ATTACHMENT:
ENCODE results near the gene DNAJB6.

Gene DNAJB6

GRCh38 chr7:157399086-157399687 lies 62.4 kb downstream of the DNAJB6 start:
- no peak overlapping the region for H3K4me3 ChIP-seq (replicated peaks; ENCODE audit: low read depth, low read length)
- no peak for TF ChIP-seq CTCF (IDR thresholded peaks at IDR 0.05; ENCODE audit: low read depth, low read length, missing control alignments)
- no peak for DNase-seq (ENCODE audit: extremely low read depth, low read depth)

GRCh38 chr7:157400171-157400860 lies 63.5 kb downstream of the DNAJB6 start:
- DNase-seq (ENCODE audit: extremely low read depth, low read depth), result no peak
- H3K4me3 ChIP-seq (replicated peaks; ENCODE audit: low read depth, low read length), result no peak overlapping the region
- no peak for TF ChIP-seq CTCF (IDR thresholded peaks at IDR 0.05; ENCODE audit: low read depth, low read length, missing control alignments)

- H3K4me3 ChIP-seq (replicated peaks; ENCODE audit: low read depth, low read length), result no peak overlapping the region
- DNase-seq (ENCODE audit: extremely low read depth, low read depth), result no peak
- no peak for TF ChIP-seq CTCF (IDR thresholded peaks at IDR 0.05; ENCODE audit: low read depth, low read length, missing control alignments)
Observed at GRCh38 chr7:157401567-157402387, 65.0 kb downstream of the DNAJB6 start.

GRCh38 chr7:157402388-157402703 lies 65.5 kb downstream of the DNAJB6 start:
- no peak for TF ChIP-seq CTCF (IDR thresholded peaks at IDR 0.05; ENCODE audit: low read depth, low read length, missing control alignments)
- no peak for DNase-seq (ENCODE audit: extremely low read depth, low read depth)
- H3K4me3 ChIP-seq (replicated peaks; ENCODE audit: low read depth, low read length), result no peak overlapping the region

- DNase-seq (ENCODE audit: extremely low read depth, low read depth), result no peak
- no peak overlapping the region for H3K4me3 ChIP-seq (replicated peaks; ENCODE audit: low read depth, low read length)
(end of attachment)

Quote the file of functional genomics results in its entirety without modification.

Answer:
ENCODE results near the gene DNAJB6.

Gene DNAJB6

GRCh38 chr7:157399086-157399687 lies 62.4 kb downstream of the DNAJB6 start:
- no peak overlapping the region for H3K4me3 ChIP-seq (replicated peaks; ENCODE audit: low read depth, low read length)
- no peak for TF ChIP-seq CTCF (IDR thresholded peaks at IDR 0.05; ENCODE audit: low read depth, low read length, missing control alignments)
- no peak for DNase-seq (ENCODE audit: extremely low read depth, low read depth)

GRCh38 chr7:157400171-157400860 lies 63.5 kb downstream of the DNAJB6 start:
- DNase-seq (ENCODE audit: extremely low read depth, low read depth), result no peak
- H3K4me3 ChIP-seq (replicated peaks; ENCODE audit: low read depth, low read length), result no peak overlapping the region
- no peak for TF ChIP-seq CTCF (IDR thresholded peaks at IDR 0.05; ENCODE audit: low read depth, low read length, missing control alignments)

- H3K4me3 ChIP-seq (replicated peaks; ENCODE audit: low read depth, low read length), result no peak overlapping the region
- DNase-seq (ENCODE audit: extremely low read depth, low read depth), result no peak
- no peak for TF ChIP-seq CTCF (IDR thresholded peaks at IDR 0.05; ENCODE audit: low read depth, low read length, missing control alignments)
Observed at GRCh38 chr7:157401567-157402387, 65.0 kb downstream of the DNAJB6 start.

GRCh38 chr7:157402388-157402703 lies 65.5 kb downstream of the DNAJB6 start:
- no peak for TF ChIP-seq CTCF (IDR thresholded peaks at IDR 0.05; ENCODE audit: low read depth, low read length, missing control alignments)
- no peak for DNase-seq (ENCODE audit: extremely low read depth, low read depth)
- H3K4me3 ChIP-seq (replicated peaks; ENCODE audit: low read depth, low read length), result no peak overlapping the region

- DNase-seq (ENCODE audit: extremely low read depth, low read depth), result no peak
- no peak overlapping the region for H3K4me3 ChIP-seq (replicated peaks; ENCODE audit: low read depth, low read length)